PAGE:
Streets of London sheet Music

January 18, 2017
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Kirschel seems genuine, but developers often do. He points out, reasonably, that he has owned Denmark Street for 20 years, and could have kicked out the instrument shops at any point in the past few decades if he was so inclined. The refurbishment, he said, is something he had put off for years but was now necessary as many of the buildings were in a poor state of repair, something reflected by the rents they currently pay.

Although Kirschel wants to retain Tin Pan Alley, he was less keen on the idea of a conservation area being imposed (what landlord would?) arguing that “any restriction on use is the dilution of creativity”. However, he also admitted that “developments usually mean sterility”. Somehow, he has to straddle this narrow line, and create something new that doesn’t kill the spirit of the old.

It’s a challenge, and one that is rarely met successfully however well-intentioned the developers may be – and assuming they are not just paying lip service to the notion of tradition or have a very different interpretation of it. Kirschel’s line is that he wants to bring the music industry itself back to Denmark Street so Tin Pan Alley is more than just instrument shops. Part of his scheme features short-stay apartments, which will be aimed at touring musicians.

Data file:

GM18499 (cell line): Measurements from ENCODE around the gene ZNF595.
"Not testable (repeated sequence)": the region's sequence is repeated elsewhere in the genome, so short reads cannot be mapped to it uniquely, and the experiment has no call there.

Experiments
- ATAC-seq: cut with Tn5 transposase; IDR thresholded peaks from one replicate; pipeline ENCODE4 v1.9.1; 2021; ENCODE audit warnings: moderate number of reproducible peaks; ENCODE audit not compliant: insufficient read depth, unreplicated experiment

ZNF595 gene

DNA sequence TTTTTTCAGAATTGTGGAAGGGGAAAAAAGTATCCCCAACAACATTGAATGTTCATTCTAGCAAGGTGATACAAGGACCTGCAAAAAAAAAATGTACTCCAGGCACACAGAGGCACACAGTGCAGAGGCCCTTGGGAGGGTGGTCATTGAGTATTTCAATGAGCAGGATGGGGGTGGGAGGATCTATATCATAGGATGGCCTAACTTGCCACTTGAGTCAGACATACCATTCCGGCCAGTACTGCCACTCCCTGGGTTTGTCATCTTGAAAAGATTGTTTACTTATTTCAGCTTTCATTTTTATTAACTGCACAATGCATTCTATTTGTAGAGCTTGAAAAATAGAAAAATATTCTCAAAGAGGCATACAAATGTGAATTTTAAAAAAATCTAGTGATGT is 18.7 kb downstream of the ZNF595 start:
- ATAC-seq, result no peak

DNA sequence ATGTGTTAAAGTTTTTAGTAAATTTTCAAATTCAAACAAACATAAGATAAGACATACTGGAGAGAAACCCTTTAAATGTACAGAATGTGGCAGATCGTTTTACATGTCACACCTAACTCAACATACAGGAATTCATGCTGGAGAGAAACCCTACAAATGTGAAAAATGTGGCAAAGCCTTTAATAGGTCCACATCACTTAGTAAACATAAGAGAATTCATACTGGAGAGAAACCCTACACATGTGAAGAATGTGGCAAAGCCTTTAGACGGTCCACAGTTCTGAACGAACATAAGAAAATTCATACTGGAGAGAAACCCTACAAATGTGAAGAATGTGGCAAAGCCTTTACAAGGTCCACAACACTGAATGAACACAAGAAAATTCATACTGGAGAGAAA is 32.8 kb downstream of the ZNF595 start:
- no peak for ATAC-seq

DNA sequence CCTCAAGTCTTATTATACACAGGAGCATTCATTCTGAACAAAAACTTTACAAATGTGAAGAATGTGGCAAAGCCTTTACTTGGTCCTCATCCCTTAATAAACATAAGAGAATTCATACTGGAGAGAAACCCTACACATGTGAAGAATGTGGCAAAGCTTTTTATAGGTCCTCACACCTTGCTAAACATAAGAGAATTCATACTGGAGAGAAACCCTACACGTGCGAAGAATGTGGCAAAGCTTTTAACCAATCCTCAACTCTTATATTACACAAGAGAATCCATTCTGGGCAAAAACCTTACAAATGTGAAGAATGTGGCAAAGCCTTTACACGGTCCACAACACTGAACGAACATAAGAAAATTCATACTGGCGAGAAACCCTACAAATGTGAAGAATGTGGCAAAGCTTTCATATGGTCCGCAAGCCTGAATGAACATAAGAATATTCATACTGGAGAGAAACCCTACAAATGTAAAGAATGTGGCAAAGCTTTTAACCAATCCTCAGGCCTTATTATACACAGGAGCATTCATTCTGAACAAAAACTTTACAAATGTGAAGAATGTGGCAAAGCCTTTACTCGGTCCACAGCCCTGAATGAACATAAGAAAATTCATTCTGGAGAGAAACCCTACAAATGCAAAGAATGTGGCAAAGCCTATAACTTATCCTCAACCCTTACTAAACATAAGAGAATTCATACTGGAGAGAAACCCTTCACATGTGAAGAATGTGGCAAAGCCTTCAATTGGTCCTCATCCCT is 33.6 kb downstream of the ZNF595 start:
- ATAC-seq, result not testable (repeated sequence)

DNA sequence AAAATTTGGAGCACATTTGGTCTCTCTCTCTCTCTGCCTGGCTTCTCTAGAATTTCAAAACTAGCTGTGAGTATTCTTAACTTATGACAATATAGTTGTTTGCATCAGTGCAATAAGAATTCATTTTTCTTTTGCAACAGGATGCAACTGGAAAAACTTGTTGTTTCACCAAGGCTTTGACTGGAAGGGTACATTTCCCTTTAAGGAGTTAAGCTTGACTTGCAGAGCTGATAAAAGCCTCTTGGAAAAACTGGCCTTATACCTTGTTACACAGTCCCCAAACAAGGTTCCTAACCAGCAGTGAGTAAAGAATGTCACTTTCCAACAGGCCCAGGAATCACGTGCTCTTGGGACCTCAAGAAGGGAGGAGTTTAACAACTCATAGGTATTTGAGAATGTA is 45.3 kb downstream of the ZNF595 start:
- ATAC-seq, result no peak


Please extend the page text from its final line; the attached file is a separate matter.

He knows getting the industry to co-operate will be difficult. Kirschel is a previous owner of the Marquee Club on Wardour Street, now a Conran restaurant. He says he tried to keep it going but got no support from the music industry. If the industry wants to keep something alive, he says, they need to back him. Whether the music industry has any will to do so is another matter.

Part of the problem is that the music industry is now so fragmented. Independent labels can’t afford to function in central London – many can’t afford to be in London at all – while the major labels brood out west, thinking up new ways to flog back catalogues to deep-pocketed ageing musos. With Crossrail causing the demolition of the Astoria, there are few venues left in Soho – Kirschel says his will be the first to open there since the war – and much of what the industry used to offer – everything from recording an album to releasing one – can now be done at home via the net

So what would really keep Denmark Street? A musician friend who occasionally shops on Denmark Street thinks the instrument shops need to become more specialised, more discerning – when he was trying to purchase a pedal steel recently, there was only one for sale on the entire street. Maybe more people would visit Denmark Street if they know their more obscure requirements will be serviced. He also suggested the installment of cheap rehearsal space as a way of drawing genuine musicians to the area – although I’m not sure whether a bunch of sweaty indie kids is the clientele Kirschel is hoping to attract. As it is, if the plan requires the help of the music industry for it to work, I’m not optimistic.

Source: greatwen.com
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